The world premiere of Elena Langer’s Story of Impossible Love – solo violin plus chamber orchestra – combined ravishing pastoral splashes with melodic and harmonic language reminiscent of Britten and, at times, Vaughan Williams. Langer’s musical language has a gritty realism to it, depicting a world slightly out of phase with that we regard as vaguely recognisable. At the same time, she maintains an immediacy to her writing, ensuring accessibility isn’t sacrificed. Haunting melodic lines in the oboe, chilling decorations in the piccolo, and seductive string textures underpinned what was a compelling work.

Mozart’s Piano Concerto No.27 – a deceptive work riven with musical complexities – saw the Britten Sinfonia’s breathtaking ensemble work come to the fore. Rapport was quickly established between soloist/director Benjamin Grosvenor and the Britten Sinfonia, the relationship between the two was clearly based on mutual respect. What emerged was a gratifyingly democratic relationship.

Throughout the first movement Grosvenor’s trademark fluid lines were delivered with poise, never sacrificing personality (watching his hands on the keyboard is a real delight). The arresting quality of the second movement’s subject demanded we stop and reflect and reminded us of the theme which seemed to string the concert together as a whole: the complexities and contradictions of life are difficult to fathom out, but we should at least try. Here, the acoustic revealed more than I’d previously understood about the work, not least the magical moment when the subject is played on the keyboard, first violins and the flute.

The third movement was taut but never fraught, with a precision in the keyboard that cast a spell over the auditorium. It was at this point that the Britten Sinfonia’s distinctive approaching to playing really shone: pulling out all of the over-arching lines that straddle the work as a whole, going beyond the shape of each melodic line and pointing to something altogether more fundamental. This was an incredibly special and personal interpretation contributed to by everyone on stage.

The Britten Sinfonia’s total engagement in the music they’re playing, already demonstrated in this concert, gave a hint to what we might expect during Strauss’ Metamorphosen. They didn’t disappoint. This is an unrelentingly work, shifting from sorrow and regret to warmth and beauty and stopping off at everything in between. The work’s deceptive tensile strength allowed for a robust interpretation. The same level of commitment and enthusiasm was present here as with everything else they’d played during the evening. This was an intoxicating performance, enveloping the audience with a strength with sought to reassure us that the vulnerability Strauss’s music had invoked in us wasn’t a weakness but a strength. The Britten Sinfonia played to us and cared for us at the same time in the Strauss.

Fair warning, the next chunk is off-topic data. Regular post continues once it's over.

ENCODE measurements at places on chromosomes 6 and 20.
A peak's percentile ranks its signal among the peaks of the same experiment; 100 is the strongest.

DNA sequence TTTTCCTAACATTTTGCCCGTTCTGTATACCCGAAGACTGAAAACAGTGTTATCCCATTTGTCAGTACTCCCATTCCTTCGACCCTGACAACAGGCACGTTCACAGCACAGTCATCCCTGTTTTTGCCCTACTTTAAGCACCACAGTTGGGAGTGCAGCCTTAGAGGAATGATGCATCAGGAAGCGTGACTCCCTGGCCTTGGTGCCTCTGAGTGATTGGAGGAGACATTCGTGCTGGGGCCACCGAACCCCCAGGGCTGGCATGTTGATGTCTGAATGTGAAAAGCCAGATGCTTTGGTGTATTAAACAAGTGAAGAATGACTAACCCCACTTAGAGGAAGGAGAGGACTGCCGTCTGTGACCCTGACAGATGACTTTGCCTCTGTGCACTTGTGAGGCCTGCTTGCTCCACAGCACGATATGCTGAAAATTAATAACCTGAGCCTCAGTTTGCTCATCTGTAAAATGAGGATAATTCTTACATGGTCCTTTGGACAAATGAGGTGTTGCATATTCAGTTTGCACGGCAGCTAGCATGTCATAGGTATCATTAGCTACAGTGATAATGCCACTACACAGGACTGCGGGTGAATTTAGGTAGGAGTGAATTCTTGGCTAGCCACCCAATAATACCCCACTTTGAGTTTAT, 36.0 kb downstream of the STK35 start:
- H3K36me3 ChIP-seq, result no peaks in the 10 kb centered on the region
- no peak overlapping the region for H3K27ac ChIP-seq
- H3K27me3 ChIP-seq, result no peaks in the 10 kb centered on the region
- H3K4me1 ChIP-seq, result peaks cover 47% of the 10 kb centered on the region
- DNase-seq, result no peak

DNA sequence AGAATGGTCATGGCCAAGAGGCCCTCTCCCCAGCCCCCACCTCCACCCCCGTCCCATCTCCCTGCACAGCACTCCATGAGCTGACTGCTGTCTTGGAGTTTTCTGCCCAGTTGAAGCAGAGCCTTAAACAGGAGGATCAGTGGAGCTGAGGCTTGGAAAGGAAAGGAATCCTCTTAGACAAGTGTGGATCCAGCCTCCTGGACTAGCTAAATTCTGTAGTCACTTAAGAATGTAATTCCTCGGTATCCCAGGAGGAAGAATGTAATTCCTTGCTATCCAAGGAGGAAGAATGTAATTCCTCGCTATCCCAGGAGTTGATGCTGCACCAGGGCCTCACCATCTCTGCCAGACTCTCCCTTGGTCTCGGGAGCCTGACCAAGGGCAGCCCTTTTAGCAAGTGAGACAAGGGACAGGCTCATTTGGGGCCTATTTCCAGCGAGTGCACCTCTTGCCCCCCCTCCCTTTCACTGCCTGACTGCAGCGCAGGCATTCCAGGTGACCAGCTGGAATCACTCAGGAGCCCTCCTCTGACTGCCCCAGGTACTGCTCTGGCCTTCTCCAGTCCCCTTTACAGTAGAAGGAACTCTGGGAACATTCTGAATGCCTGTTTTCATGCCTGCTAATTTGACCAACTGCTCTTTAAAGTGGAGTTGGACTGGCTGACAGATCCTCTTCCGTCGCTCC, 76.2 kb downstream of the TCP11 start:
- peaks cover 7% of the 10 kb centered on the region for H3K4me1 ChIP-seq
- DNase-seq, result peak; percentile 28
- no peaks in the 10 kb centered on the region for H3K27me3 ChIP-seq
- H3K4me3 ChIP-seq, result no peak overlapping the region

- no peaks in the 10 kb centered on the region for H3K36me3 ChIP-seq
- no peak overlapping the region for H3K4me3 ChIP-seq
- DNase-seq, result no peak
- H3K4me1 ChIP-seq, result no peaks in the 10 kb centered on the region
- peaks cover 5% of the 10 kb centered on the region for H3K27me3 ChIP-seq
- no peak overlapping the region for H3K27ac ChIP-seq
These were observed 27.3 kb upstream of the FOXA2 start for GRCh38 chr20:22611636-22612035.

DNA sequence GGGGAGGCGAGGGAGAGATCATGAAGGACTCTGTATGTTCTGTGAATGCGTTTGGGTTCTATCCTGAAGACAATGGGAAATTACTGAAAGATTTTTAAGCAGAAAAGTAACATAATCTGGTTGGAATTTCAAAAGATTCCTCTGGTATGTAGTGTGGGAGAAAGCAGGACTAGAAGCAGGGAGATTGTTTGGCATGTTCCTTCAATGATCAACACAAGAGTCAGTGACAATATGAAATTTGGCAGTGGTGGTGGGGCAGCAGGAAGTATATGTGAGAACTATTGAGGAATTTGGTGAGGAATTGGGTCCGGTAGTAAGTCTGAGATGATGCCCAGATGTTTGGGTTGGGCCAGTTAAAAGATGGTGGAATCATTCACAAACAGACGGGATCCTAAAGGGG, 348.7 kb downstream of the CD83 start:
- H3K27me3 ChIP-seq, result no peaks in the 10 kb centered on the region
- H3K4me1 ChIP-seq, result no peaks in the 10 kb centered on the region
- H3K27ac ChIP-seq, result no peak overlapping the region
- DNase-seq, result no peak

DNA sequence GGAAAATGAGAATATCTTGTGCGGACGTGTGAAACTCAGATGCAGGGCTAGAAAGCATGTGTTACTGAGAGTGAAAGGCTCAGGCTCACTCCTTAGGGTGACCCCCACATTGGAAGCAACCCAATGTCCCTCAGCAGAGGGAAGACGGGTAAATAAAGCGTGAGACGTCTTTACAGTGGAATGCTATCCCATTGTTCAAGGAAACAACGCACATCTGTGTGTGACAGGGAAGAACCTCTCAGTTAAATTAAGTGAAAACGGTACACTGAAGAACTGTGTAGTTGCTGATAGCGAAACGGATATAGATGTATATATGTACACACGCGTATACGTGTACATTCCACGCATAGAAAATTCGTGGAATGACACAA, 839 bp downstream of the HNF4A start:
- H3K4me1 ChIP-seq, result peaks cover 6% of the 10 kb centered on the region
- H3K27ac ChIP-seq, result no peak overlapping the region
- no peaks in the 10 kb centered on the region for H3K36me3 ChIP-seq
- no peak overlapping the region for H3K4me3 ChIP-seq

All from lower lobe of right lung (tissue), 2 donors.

The Britten Sinfonia are the classical music cognoscenti’s private passion. They’re also the classical music world’s PR dream. If ever there was a group who demonstrated how vital the UK classical music scene is to this country, it’s the Britten Sinfonia. The audience bore witness to some tremendous music making last night. This orchestra should never be overlooked, they are something to be incredibly proud of.

The Britten Sinfonia Milton Court concert featuring Benjamin Grosvenor will be broadcast on BBC Radio 3 on Monday 9 May 2016.

Britten Sinfonia Piers Tattersall Queen Elizabeth Hall

I do so like my classical music concerts to have a bit of jeopardy thrown in. It adds to the excitement.

Tonight’s concert at the Queen Elizabeth Hall features the Britten Sinfonia playing Schubert’s Death and the Maiden and a world premiere of a work written by Piers Tattersall, called Kreisler.

The jeopardy in the event surrounds one of the band’s oboists Dominic Kelly who nearly a month ago left his oboe on the back seat of a cab in South London. A leaflet campaign ensued. Journalists were called. Copy was written. But did he find his oboe?

One presumes Dominic has got a spare kicking around somewhere or that he could ask a friend if he could borrow one. That said, I do like the idea of picturing him turning up at the QEH and pleading with the orchestral manager that ‘it really is the truth, I’ve lost my oboe – look, it’s even in the newspaper’.

I can’t get along to the concert as I’m busy packing for my holiday, but I plan to listen live on the radio.